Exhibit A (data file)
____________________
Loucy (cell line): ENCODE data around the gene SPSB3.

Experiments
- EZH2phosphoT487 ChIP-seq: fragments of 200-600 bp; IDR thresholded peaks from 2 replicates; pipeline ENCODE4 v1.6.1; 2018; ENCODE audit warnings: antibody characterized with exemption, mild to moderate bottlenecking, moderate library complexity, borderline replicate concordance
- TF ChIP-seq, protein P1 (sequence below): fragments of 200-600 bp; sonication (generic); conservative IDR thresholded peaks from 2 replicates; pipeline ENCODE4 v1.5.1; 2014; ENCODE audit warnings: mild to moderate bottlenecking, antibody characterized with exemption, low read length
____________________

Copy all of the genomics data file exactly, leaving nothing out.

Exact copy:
Loucy (cell line): ENCODE data around the gene SPSB3.

Experiments
- EZH2phosphoT487 ChIP-seq: fragments of 200-600 bp; IDR thresholded peaks from 2 replicates; pipeline ENCODE4 v1.6.1; 2018; ENCODE audit warnings: antibody characterized with exemption, mild to moderate bottlenecking, moderate library complexity, borderline replicate concordance
- TF ChIP-seq, protein P1 (sequence below): fragments of 200-600 bp; sonication (generic); conservative IDR thresholded peaks from 2 replicates; pipeline ENCODE4 v1.5.1; 2014; ENCODE audit warnings: mild to moderate bottlenecking, antibody characterized with exemption, low read length